Médaille d'Or very high chill?

My little maiden Md’O has debut bloom this year. I find it at 10% the same day as Hunt Russet debut bloom. We in Spokane are experiencing a four month winter and late spring.

Anyone else find indications Médaille d’Or requires very high chill hours? This may make it (all other factors being favorable, which is too soon to say here) a contender for those who seek a tannin source to make cider.

I don’t know chill requirement, but it is the last to leaf out in my orchard.

Is it high chill requirement or high heat unit requirement that makes these cider varieties bloom late?

Dabinett is sort of late for its first bloom for me this year, but the medal for late blooming goes to Harry Master’s Jersey, which is in pink right now.

Good to know about these other very late blooming varieties to provide a pollen source for their compatriots.

Finally, I wonder if the little Ice Age didn’t have an impact on selection of these late-blooming cider varieties?

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Let me build on the present observations:
I have early-mid apple blooms in full swing right now, and yesterday found Hunt Russet and Md’O at 10% bloom. This may indicate a compressed bloom season in this neighborhood due to very high chill hours being met - and perhaps greatly exceeded.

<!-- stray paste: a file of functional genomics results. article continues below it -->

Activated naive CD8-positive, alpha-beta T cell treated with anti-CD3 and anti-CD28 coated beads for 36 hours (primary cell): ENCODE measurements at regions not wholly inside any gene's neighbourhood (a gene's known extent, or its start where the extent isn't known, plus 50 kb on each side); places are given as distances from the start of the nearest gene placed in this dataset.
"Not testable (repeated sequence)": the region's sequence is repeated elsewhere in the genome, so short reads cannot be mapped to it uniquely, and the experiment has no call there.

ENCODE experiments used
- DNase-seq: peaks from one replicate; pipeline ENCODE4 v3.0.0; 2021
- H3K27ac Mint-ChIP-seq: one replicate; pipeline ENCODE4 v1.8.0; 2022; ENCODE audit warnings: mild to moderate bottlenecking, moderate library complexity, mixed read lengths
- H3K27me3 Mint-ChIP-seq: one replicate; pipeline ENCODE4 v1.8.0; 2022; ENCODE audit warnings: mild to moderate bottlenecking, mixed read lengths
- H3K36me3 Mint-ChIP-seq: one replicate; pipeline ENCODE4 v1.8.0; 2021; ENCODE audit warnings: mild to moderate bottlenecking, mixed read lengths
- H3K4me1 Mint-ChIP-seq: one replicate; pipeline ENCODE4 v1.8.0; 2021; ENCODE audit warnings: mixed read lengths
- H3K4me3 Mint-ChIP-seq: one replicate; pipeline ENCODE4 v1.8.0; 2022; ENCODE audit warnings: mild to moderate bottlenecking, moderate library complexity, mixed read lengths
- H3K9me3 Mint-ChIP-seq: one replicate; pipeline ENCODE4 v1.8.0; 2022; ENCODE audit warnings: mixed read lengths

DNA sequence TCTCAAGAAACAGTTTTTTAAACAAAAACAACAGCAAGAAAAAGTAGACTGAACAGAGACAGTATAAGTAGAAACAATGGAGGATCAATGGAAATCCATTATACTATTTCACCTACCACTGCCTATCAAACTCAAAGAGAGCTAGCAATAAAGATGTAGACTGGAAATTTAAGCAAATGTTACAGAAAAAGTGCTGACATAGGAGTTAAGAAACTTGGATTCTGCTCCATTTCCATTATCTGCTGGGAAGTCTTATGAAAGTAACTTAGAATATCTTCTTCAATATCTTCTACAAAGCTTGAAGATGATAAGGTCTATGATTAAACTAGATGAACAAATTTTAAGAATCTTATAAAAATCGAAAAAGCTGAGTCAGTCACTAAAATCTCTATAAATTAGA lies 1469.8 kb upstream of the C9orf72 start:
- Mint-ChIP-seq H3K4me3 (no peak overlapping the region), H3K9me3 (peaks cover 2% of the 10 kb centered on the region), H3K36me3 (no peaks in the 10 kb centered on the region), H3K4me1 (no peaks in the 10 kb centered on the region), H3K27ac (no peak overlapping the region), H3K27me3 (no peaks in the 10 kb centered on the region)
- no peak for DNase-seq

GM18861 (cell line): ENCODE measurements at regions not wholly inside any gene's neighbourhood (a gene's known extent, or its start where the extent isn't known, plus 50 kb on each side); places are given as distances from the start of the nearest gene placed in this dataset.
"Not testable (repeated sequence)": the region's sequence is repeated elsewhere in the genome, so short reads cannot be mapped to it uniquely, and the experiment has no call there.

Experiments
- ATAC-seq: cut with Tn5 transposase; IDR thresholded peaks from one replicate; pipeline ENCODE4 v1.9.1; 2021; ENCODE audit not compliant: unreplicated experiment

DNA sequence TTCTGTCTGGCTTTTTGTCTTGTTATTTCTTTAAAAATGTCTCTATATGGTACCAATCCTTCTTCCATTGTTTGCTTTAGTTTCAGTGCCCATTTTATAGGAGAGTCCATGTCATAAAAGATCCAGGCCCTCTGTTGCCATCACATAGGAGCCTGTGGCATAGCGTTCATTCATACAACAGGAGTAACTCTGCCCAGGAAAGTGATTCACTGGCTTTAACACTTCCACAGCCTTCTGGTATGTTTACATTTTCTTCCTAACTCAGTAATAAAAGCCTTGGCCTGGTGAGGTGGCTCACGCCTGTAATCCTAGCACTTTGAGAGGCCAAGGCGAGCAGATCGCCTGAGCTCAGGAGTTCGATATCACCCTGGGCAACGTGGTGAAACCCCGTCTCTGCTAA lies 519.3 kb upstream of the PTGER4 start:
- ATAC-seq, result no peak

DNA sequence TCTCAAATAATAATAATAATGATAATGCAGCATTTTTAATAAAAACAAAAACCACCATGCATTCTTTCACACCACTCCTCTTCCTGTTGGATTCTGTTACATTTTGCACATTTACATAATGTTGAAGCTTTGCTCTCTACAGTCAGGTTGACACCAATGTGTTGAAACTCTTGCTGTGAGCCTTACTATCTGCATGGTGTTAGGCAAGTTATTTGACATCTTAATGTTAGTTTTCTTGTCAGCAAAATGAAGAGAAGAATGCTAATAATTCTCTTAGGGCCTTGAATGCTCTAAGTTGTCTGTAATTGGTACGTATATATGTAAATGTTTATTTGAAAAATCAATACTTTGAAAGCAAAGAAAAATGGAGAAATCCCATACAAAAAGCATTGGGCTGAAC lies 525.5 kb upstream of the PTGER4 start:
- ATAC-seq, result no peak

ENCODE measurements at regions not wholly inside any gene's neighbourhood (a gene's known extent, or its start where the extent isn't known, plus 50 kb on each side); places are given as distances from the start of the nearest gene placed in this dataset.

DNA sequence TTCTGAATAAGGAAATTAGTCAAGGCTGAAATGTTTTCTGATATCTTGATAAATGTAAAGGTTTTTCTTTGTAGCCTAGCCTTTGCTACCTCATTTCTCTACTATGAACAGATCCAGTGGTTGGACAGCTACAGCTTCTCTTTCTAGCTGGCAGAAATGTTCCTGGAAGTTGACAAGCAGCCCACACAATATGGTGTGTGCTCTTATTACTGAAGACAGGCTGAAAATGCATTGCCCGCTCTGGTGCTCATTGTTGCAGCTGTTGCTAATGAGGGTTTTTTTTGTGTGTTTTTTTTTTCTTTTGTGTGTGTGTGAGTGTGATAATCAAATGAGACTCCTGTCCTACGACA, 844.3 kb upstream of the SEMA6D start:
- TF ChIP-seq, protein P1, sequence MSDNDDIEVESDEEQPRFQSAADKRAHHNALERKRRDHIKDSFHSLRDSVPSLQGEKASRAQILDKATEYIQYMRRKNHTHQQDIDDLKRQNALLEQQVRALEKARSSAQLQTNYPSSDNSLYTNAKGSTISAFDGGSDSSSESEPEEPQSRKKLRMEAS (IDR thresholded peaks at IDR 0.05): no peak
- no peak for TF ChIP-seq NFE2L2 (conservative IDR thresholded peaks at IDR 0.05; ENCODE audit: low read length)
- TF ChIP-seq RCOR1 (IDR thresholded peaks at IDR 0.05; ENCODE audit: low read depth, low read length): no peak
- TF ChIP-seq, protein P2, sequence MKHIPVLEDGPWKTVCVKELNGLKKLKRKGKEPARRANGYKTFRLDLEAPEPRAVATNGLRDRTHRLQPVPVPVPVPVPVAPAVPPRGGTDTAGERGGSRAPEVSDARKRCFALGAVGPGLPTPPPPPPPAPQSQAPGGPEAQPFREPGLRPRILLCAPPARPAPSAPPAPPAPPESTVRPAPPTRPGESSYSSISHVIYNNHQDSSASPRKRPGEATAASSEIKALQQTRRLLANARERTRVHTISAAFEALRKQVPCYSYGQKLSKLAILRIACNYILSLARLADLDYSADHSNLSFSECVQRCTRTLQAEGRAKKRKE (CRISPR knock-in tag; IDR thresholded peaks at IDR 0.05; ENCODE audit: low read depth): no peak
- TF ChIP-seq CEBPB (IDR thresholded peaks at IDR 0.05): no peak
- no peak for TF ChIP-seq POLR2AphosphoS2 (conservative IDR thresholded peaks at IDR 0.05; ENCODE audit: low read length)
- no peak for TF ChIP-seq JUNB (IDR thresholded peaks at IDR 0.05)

Anybody in the Northern Tier able to weigh in on this?

I don’t think its high chill / high heat, its just the genetics. Euro cider apples have very different genetics and include a lot of the native European wild apple in them. Think Japanese vs Euro plum - different genes and different bloom times. One problem with this late bloom is it creates a massive fireblight problem – late bloomers are absolutely horrible for getting blight. I had a few strikes this spring all on late hanging blooms. For this reason in my orchard I have found Medaille d’Or etc best used as trunks :grin:

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The whole point is how genetics are revealed in real conditions. Médaille d’Or is blooming along with another that I wondered if they would overlap times at all. Md’O is only a day behind Hunt Russet, and in full bloom while Rambour Franc is still in full bloom - which is rated as early-mid blooming.

That development may not work out quite so neatly in a spring that comes earlier in these parts, but time will tell. I would never have anticipated Md’O beginning before early-mid apple blooms were still in action!

BTW, I have not seen any evidence of fire blight among my apples. It exists, because an orchard nearby has Rome Beauty and they are dying of it - as is often the case with.wild Serviceberry.

Let me amend that statement:

I would never have anticipated Md’O beginning while early-mid blooms were still in action!